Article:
|Born||Anne Deirdre Gregg
February 11, 1940
Belfast, Northern Ireland
|Died||September 5, 2006(aged 66)|
|Cause of death||Cancer|
|Occupation||Television presenter, travel writer|
Anne Deirdre Gregg (11 February 1940 – 5 September 2006) was a travel writer and TV presenter from Northern Ireland. She is perhaps best known for presenting the BBC's travel programme Holiday throughout the 1980s. She was one of the first people from Northern Ireland to become a national British television personality.
Gregg was born in Belfast. Her father,Kenneth, was a civil servant who worked for the Ordnance Survey; her mother,Nan,was a dressmaker. An uncle, R. H. McCandless, was an actor. She had one brother,Ken.
Gregg was educated at Strathearn Grammar School for Girls in Belfast. After leaving school, she worked for a short time as a bookkeeper in the Ministry of Finance, but quickly left to pursue a television career.
Gregg joined Ulster Television at the age of 19 in 1959, starting as an announcer and later becoming a local news reporter and presenter of Roundabout. She was reputed to be the youngest current affairs presenter in the United Kingdom. She moved to England in 1963, where worked at an advertising agency before moving to Anglia Television, in Norwich, to present a current affairs programme. She moved to London to work for the BBC, first as a continuity announcer, and later becoming a news reader on national television.
Gregg returned to television broadcasting in 1980, as a presenter on the Holiday programme from 1980 to 1991. She was its main studio presenter from 1990 to 1991, attracting a weekly audience of 12 million. With a warm, personable manner, described by The Guardian as "unstuffy directness and warmth combined with an impish sense of fun", she was popular with viewers.
She was counted as "thinking man's crumpet", alongside Joan Bakewell, Joanna Lumley and Felicity Kendal. However, in 1991, she was replaced as the main presenter of Holiday with Anneka Rice (Rice was herself replaced one year later by Jill Dando). Rather than face demotion, Gregg resigned. The Daily Mail reported that she had been sacked, and perceptions that she had been rejected for being too old at 51 (Rice was 17½ years younger) led to hundreds of viewers writing in to protest, pushing the issue of her departure to seventh on the BBC's list of viewer complaints, famously between complaints about bad language (sixth) and about a series of programmes on homosexuality on BBC2 (eighth). She, however, rejected allegations of ageism, pointing to successful older women at the BBC, such as Esther Rantzen and Sue Lawley.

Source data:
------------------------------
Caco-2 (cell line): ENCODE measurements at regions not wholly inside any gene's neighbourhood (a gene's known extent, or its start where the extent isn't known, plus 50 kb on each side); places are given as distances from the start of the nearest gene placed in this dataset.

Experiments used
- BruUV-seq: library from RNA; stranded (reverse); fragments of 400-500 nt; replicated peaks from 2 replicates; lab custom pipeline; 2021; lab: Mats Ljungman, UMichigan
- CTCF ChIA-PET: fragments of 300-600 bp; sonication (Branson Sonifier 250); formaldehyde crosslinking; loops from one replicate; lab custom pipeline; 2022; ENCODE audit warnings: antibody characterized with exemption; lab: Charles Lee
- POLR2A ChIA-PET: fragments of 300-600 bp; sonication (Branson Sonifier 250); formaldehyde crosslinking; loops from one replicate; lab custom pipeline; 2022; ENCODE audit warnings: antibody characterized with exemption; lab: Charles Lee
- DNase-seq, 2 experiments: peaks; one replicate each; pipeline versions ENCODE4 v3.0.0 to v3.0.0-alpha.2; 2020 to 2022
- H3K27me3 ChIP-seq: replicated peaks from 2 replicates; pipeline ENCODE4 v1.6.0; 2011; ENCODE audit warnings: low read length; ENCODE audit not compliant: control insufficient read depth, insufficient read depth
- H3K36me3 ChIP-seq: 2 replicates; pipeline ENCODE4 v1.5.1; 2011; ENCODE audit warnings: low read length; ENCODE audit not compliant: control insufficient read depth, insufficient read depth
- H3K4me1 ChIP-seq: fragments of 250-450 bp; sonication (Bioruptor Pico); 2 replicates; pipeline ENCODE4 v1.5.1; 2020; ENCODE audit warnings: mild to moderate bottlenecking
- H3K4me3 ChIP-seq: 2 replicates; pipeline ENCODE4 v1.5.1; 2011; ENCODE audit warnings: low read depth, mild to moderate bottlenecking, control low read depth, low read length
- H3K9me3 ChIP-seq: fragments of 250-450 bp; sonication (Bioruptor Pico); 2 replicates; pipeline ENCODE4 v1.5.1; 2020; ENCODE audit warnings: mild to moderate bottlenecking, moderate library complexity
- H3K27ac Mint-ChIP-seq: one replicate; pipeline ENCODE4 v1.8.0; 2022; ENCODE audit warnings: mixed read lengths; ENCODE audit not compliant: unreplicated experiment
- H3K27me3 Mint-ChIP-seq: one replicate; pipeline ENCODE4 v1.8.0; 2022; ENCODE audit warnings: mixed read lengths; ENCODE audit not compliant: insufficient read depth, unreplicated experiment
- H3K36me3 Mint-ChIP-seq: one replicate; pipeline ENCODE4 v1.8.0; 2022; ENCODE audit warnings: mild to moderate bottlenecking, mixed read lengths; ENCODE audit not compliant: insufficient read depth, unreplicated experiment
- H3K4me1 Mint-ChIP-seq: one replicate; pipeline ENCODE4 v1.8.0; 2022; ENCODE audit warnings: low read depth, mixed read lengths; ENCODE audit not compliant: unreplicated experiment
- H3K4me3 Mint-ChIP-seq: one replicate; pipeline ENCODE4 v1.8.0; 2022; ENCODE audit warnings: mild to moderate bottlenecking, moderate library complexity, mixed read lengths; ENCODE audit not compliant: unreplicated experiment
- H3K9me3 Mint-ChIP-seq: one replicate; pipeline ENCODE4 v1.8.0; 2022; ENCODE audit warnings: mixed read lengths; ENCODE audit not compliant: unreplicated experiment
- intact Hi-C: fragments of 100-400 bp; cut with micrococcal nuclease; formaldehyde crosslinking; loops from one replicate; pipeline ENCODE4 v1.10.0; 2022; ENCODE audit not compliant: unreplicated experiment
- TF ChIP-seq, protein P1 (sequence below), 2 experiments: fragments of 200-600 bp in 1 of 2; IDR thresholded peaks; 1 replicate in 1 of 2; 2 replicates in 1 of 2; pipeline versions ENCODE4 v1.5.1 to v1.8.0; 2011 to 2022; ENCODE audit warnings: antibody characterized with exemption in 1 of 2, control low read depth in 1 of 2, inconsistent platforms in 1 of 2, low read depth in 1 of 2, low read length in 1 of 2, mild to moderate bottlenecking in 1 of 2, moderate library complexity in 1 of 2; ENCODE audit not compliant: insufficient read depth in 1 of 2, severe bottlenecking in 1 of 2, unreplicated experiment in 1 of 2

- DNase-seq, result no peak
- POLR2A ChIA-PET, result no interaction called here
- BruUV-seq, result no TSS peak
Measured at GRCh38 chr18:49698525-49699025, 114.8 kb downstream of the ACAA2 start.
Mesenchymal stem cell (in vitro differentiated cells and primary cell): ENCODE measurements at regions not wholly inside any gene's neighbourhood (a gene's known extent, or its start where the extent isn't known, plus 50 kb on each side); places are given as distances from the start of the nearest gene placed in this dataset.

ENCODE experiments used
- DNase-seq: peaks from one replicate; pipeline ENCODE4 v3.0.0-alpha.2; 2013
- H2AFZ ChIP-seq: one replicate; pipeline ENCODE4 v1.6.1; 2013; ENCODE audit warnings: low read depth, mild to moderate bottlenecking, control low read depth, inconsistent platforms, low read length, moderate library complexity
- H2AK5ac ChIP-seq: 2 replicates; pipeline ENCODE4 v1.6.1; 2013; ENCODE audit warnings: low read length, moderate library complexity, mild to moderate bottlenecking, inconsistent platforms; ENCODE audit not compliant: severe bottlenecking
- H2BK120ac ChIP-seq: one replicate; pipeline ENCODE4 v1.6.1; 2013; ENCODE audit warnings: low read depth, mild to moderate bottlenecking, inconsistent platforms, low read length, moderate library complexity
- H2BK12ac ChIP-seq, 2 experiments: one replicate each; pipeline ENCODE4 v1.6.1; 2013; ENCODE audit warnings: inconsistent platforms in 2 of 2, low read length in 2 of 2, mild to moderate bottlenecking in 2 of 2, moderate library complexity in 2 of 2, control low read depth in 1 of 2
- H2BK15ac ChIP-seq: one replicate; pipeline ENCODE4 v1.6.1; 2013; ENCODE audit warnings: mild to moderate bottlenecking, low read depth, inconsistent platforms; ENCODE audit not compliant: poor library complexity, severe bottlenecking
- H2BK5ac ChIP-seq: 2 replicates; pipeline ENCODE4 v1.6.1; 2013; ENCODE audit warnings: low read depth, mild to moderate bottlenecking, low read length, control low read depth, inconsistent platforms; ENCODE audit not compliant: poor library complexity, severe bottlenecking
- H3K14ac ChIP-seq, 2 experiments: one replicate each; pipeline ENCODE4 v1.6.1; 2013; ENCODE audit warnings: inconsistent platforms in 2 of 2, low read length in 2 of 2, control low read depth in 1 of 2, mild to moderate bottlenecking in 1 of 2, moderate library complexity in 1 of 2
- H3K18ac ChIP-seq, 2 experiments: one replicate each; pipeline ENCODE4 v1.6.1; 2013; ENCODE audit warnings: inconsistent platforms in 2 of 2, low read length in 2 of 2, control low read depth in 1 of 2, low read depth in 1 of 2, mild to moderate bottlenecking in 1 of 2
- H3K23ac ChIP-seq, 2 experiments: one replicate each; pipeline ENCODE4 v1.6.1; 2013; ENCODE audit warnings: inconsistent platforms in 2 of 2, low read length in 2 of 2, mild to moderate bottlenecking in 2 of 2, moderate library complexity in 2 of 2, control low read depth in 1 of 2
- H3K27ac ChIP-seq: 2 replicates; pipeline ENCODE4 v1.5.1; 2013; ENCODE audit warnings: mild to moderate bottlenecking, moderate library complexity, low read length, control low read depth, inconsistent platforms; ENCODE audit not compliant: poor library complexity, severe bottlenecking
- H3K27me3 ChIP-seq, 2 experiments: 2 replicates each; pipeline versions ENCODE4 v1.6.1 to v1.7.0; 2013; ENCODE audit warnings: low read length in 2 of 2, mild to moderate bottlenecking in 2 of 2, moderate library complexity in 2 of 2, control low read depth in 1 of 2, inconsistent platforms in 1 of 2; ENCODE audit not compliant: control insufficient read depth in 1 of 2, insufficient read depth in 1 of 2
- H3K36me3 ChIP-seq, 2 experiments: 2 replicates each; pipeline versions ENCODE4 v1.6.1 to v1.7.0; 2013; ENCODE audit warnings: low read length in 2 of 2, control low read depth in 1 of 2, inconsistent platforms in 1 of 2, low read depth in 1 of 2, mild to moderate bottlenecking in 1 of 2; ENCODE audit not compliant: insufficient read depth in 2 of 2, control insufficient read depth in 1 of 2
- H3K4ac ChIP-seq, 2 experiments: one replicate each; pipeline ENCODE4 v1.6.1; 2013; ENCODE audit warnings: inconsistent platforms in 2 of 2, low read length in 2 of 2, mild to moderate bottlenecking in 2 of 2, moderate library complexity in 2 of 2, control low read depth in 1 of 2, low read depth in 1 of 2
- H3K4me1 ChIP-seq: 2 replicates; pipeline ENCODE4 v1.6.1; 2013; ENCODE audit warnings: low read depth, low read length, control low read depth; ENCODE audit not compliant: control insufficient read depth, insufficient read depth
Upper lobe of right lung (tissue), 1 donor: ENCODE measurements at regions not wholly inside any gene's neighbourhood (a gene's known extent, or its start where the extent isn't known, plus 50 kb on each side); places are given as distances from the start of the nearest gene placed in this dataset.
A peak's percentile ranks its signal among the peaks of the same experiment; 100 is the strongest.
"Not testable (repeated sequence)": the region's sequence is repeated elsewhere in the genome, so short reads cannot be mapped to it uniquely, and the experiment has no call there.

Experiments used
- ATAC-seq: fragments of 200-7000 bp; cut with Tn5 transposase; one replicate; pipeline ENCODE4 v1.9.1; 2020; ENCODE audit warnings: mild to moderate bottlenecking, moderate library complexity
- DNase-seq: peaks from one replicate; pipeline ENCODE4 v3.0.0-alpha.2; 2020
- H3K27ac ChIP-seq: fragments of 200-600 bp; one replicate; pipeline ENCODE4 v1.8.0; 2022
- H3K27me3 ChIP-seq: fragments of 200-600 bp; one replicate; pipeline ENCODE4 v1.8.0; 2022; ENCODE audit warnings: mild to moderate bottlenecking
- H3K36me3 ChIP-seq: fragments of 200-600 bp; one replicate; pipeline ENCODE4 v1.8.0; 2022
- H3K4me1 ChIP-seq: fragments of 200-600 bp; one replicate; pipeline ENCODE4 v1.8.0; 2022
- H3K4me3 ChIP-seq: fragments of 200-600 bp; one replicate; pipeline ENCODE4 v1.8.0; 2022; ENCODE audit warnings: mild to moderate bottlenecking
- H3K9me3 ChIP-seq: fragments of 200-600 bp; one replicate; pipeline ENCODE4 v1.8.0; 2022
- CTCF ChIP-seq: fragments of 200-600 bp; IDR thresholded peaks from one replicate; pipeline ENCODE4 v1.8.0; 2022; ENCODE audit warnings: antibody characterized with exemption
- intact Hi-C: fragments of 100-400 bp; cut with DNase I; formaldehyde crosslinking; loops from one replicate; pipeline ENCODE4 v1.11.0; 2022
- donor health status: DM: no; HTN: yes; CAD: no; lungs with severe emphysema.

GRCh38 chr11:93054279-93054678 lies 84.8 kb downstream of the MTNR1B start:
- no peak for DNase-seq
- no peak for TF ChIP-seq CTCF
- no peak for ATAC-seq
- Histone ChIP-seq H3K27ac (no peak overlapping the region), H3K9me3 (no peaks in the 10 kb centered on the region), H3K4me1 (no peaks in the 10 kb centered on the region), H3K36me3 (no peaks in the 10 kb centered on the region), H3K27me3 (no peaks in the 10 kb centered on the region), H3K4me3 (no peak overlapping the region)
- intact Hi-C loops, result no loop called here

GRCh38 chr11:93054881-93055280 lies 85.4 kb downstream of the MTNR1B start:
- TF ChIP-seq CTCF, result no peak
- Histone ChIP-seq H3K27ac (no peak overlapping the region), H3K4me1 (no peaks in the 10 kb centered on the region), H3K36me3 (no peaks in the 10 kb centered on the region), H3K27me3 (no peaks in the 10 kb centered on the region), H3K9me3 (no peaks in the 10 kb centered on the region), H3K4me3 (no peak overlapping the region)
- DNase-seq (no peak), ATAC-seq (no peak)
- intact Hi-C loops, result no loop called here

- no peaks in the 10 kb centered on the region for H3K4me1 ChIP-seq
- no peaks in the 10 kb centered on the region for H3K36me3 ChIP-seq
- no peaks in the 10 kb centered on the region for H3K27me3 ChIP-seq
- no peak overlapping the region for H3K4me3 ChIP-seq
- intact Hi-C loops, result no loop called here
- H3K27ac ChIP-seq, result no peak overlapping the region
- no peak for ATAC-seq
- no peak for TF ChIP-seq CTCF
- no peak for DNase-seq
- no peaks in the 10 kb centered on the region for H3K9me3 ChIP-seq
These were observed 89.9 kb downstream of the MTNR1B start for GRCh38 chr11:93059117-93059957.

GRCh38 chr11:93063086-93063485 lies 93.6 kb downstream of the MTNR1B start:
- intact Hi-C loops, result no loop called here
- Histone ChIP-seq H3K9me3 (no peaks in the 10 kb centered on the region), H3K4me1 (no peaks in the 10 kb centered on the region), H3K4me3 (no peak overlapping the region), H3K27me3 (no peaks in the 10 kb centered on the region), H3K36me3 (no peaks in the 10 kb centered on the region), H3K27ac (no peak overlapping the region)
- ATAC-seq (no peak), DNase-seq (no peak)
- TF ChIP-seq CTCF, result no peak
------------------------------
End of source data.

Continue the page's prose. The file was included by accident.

In retrospect, Gregg was glad to have been given a chance to explore other interests. She continued as a television presenter. She co-presented coverage of the Chelsea Flower Show for BBC Two from 1991 to 1994; presented a ten-part series on BBC Northern Ireland, Places Apart in 1996-1997; and appeared as a guest on Call My Bluff and Countdown. She presented two programmes that mixed travel with religion, Annie Across America on religion in the United States, in 1992 and Package Pilgrims in 1993; and also Folio, an arts programme produced by Anglia.
Gregg also continued with the freelance interests that she had pursued while presenting Holiday. She produced videos for English Heritage; she wrote in newspapers and magazines; and she appeared on radio programmes. In 1997, she presented one series of Breakaway on BBC Radio 4.
For many years, she produced magazines for the French Tourist Office in London with business partner Ken Wright. In 2003, she was awarded the Médaille d'Or du Tourisme. She wrote several books, including The Perfect Holiday (1989), Dalton's Directory of British Holidays (1993), a series of Heritage Guides to Great Britain (1995), and Tarragon and Truffles (2006).